FFA program rewarding for students

Class officers of the Madison Plains Future Farmers of America (FFA) organization gave a PowerPoint presentation to the Madison Plains Board of Education during the Sept. 16 meeting. 

The purpose of the presentation was to update the Board on the FFA’s past performance as well as its future plans.  

Christina Robison, Madison Plains senior and FFA treasurer, gave an overall review of the four components that make up the FFA, which consists of classroom activities, the FFA, the Supervised Agricultural Experience (SAE) program and the School Farm.  

She stated that in 2008, 82 percent of sophomores in the agricultural science class passed the science portion of the Ohio Graduation Test.  

Among several state and national awards, the organization was awarded nine state FFA degrees and four American FFA degrees. Locally, the group received 26 proficiency awards and 7 local scholarships totaling $5,500. Also in 2008, they were able to raise nearly $17,000 through sales of fruit, cider and strawberrys.  

Robison explained that the FFA also has community service programs where they have a Relay for Life fundraiser, participate in the Adopt a Highway program and a recycling program and also have a petting zoo during the Madison County Fair. The school farm is student operated and is used for applying classroom knowledge in a "hands-on" learning atmosphere.  

Dennis Henry said this is a "neat" program. 

"It has a lot of benefits to the community and students through the evolving leadership and its hands-on learning skills," he said. "These kids learn life skills that they can take with them."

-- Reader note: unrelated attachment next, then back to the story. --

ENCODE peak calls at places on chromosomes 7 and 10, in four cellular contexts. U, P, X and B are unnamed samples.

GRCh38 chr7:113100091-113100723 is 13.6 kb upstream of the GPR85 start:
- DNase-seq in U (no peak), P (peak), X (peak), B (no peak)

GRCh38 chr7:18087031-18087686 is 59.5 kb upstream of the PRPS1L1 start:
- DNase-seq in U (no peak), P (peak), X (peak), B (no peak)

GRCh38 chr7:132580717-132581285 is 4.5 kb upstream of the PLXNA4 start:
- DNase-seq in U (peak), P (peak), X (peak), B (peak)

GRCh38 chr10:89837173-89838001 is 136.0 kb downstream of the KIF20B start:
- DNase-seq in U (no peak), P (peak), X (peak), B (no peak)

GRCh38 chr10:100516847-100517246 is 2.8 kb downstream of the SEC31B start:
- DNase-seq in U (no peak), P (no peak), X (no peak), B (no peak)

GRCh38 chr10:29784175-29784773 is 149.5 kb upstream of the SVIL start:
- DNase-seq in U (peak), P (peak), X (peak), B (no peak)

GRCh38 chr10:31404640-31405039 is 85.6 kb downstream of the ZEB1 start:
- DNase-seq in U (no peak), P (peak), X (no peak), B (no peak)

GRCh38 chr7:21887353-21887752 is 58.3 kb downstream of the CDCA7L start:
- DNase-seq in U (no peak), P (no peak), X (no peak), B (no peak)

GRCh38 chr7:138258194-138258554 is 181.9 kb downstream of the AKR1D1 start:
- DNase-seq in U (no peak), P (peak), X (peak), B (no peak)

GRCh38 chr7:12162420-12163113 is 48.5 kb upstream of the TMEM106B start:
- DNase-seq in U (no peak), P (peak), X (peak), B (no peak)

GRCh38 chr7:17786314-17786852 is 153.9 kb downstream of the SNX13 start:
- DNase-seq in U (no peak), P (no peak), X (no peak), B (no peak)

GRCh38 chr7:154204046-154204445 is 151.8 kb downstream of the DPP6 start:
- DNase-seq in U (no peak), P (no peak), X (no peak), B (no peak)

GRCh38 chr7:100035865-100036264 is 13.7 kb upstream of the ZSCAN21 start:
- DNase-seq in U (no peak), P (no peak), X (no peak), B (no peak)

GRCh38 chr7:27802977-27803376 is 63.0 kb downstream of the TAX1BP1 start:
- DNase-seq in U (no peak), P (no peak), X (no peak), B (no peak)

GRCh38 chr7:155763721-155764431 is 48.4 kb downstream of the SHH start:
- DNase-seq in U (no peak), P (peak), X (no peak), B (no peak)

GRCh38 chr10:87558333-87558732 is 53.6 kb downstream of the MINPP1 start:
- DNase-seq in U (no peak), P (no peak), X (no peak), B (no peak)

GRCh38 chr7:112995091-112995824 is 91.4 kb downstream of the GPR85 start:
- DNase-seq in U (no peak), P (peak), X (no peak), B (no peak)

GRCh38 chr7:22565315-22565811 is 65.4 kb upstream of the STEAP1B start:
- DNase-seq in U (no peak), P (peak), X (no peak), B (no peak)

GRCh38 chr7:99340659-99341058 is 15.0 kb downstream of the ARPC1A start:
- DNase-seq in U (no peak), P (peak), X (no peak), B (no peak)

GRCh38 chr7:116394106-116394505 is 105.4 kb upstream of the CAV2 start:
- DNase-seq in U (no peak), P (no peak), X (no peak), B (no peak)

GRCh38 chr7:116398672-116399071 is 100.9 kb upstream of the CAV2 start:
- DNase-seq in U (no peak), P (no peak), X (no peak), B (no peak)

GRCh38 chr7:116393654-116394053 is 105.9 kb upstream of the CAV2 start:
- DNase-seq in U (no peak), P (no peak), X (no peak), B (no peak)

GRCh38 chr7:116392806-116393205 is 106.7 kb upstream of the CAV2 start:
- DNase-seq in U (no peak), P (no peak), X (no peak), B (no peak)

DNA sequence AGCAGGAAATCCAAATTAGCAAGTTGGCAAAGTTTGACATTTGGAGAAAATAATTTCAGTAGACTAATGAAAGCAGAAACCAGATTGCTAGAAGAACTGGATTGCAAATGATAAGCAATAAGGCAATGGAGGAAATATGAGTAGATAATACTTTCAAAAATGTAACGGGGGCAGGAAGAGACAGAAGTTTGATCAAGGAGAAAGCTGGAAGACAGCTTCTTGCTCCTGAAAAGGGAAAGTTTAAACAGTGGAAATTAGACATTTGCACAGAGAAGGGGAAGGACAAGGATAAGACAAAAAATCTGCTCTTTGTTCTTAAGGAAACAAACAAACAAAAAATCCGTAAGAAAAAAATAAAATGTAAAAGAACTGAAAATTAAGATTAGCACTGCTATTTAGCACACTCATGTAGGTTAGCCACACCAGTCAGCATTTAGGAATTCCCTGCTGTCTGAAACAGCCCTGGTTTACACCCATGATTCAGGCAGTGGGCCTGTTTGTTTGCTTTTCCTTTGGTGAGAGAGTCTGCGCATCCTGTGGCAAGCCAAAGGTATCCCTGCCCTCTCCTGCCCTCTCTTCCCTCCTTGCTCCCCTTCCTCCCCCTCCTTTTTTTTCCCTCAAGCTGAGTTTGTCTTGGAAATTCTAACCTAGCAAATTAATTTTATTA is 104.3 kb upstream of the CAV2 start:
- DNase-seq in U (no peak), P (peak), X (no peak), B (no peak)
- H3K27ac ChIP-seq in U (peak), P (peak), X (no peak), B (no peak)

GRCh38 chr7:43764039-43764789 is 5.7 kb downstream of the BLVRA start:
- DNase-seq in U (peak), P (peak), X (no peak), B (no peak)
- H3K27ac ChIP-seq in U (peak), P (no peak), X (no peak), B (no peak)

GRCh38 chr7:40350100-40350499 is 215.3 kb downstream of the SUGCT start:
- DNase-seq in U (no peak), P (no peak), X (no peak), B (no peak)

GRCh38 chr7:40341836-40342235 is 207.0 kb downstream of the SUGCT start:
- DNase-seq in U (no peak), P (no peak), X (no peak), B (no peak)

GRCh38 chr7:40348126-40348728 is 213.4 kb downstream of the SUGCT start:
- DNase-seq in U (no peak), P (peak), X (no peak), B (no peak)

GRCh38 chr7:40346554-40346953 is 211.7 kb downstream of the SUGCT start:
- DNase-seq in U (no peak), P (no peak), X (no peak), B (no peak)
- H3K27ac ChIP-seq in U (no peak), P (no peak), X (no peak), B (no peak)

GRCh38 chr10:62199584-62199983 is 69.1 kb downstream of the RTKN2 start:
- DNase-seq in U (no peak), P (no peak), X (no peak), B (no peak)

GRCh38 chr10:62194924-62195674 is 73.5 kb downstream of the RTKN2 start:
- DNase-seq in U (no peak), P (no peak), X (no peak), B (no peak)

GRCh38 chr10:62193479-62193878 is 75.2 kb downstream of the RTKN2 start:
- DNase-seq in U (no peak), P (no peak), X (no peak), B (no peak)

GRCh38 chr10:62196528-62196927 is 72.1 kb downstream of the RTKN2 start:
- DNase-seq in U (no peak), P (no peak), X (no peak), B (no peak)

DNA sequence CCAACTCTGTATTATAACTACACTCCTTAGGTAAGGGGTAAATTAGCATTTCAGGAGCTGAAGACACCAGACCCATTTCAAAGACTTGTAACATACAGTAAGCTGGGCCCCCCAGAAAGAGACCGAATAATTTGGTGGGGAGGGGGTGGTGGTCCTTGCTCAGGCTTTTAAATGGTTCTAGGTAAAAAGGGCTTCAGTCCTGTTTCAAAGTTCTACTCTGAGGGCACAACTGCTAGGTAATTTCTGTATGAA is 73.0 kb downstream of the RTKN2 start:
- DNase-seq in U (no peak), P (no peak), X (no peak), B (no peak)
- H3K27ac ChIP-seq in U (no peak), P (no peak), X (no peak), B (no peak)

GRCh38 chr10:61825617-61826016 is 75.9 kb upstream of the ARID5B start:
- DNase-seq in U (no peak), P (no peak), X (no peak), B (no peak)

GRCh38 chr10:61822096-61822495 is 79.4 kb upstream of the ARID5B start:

Students are required to complete the Supervised Agricultural Experience program that takes place outside the classroom where students learn job placement skills, raise livestock, produce a crop and volunteer either at home or for the community.

The FFA budget was also discussed for 2009, as well as future projects where they hope to survey and mark an area for a future sports practice field, and build a barn for farm equipment storage.  

Robinson, as well as the other class officers, all agreed that the program is very rewarding.  

"You definitely apply what you learn out in the field, where math and science is used everyday," she added.

Keeping the change

Also at the meeting, Superintendent Bernie Hall said that starting Sept. 22, students will not be given change for lunches.

"They can either go online to put funds in their cafeteria accounts or whatever change is due to them from their lunch purchase will go directly into their account,"  he said.

TB testing

School Nurse Cindy Neff stated that schools will not be required to perform tuberculosis testing.

"The school has no policies in place at this time and the county will police the situation as far as incidents go," she said.

However, Neff recommended that foreign-born students be tested.

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